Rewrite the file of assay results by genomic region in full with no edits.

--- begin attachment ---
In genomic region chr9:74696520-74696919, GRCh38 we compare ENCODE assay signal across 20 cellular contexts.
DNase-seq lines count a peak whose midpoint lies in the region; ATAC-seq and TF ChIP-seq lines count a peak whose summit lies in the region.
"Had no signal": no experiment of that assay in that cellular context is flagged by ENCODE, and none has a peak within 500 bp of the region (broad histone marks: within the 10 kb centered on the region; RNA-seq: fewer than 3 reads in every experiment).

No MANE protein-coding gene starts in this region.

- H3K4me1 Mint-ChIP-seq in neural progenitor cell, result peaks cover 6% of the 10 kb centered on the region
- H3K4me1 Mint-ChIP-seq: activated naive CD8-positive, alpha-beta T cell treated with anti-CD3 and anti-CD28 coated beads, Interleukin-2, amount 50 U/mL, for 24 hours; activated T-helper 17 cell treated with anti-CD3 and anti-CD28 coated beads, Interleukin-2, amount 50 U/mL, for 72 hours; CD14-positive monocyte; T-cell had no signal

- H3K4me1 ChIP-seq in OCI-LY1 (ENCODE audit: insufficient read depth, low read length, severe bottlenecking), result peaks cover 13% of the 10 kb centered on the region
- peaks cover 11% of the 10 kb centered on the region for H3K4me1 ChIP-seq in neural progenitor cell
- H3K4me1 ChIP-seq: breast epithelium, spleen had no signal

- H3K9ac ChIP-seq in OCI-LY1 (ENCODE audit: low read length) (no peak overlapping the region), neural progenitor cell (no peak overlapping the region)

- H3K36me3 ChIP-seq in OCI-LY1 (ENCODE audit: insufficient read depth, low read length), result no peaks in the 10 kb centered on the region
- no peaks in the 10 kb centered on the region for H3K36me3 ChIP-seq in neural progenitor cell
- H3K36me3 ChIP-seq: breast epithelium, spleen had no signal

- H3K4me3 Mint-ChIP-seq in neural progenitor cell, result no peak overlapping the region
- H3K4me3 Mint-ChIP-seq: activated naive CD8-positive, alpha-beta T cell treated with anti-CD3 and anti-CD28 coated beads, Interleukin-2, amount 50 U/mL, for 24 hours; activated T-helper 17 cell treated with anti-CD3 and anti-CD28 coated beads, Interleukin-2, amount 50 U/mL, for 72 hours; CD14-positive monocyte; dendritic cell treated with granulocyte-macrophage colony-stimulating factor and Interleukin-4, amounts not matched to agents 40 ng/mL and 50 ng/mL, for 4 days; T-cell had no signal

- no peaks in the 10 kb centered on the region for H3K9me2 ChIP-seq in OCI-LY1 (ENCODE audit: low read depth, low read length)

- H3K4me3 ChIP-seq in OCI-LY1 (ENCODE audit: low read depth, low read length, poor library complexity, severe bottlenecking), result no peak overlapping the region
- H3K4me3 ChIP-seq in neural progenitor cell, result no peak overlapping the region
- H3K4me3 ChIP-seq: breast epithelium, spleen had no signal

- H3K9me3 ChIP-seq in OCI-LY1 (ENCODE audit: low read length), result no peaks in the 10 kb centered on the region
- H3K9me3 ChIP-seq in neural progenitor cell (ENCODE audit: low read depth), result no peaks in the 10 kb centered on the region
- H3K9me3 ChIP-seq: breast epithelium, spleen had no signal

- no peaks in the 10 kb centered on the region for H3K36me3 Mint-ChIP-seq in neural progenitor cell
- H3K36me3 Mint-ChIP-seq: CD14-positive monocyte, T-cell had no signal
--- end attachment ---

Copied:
In genomic region chr9:74696520-74696919, GRCh38 we compare ENCODE assay signal across 20 cellular contexts.
DNase-seq lines count a peak whose midpoint lies in the region; ATAC-seq and TF ChIP-seq lines count a peak whose summit lies in the region.
"Had no signal": no experiment of that assay in that cellular context is flagged by ENCODE, and none has a peak within 500 bp of the region (broad histone marks: within the 10 kb centered on the region; RNA-seq: fewer than 3 reads in every experiment).

No MANE protein-coding gene starts in this region.

- H3K4me1 Mint-ChIP-seq in neural progenitor cell, result peaks cover 6% of the 10 kb centered on the region
- H3K4me1 Mint-ChIP-seq: activated naive CD8-positive, alpha-beta T cell treated with anti-CD3 and anti-CD28 coated beads, Interleukin-2, amount 50 U/mL, for 24 hours; activated T-helper 17 cell treated with anti-CD3 and anti-CD28 coated beads, Interleukin-2, amount 50 U/mL, for 72 hours; CD14-positive monocyte; T-cell had no signal

- H3K4me1 ChIP-seq in OCI-LY1 (ENCODE audit: insufficient read depth, low read length, severe bottlenecking), result peaks cover 13% of the 10 kb centered on the region
- peaks cover 11% of the 10 kb centered on the region for H3K4me1 ChIP-seq in neural progenitor cell
- H3K4me1 ChIP-seq: breast epithelium, spleen had no signal

- H3K9ac ChIP-seq in OCI-LY1 (ENCODE audit: low read length) (no peak overlapping the region), neural progenitor cell (no peak overlapping the region)

- H3K36me3 ChIP-seq in OCI-LY1 (ENCODE audit: insufficient read depth, low read length), result no peaks in the 10 kb centered on the region
- no peaks in the 10 kb centered on the region for H3K36me3 ChIP-seq in neural progenitor cell
- H3K36me3 ChIP-seq: breast epithelium, spleen had no signal

- H3K4me3 Mint-ChIP-seq in neural progenitor cell, result no peak overlapping the region
- H3K4me3 Mint-ChIP-seq: activated naive CD8-positive, alpha-beta T cell treated with anti-CD3 and anti-CD28 coated beads, Interleukin-2, amount 50 U/mL, for 24 hours; activated T-helper 17 cell treated with anti-CD3 and anti-CD28 coated beads, Interleukin-2, amount 50 U/mL, for 72 hours; CD14-positive monocyte; dendritic cell treated with granulocyte-macrophage colony-stimulating factor and Interleukin-4, amounts not matched to agents 40 ng/mL and 50 ng/mL, for 4 days; T-cell had no signal

- no peaks in the 10 kb centered on the region for H3K9me2 ChIP-seq in OCI-LY1 (ENCODE audit: low read depth, low read length)

- H3K4me3 ChIP-seq in OCI-LY1 (ENCODE audit: low read depth, low read length, poor library complexity, severe bottlenecking), result no peak overlapping the region
- H3K4me3 ChIP-seq in neural progenitor cell, result no peak overlapping the region
- H3K4me3 ChIP-seq: breast epithelium, spleen had no signal

- H3K9me3 ChIP-seq in OCI-LY1 (ENCODE audit: low read length), result no peaks in the 10 kb centered on the region
- H3K9me3 ChIP-seq in neural progenitor cell (ENCODE audit: low read depth), result no peaks in the 10 kb centered on the region
- H3K9me3 ChIP-seq: breast epithelium, spleen had no signal

- no peaks in the 10 kb centered on the region for H3K36me3 Mint-ChIP-seq in neural progenitor cell
- H3K36me3 Mint-ChIP-seq: CD14-positive monocyte, T-cell had no signal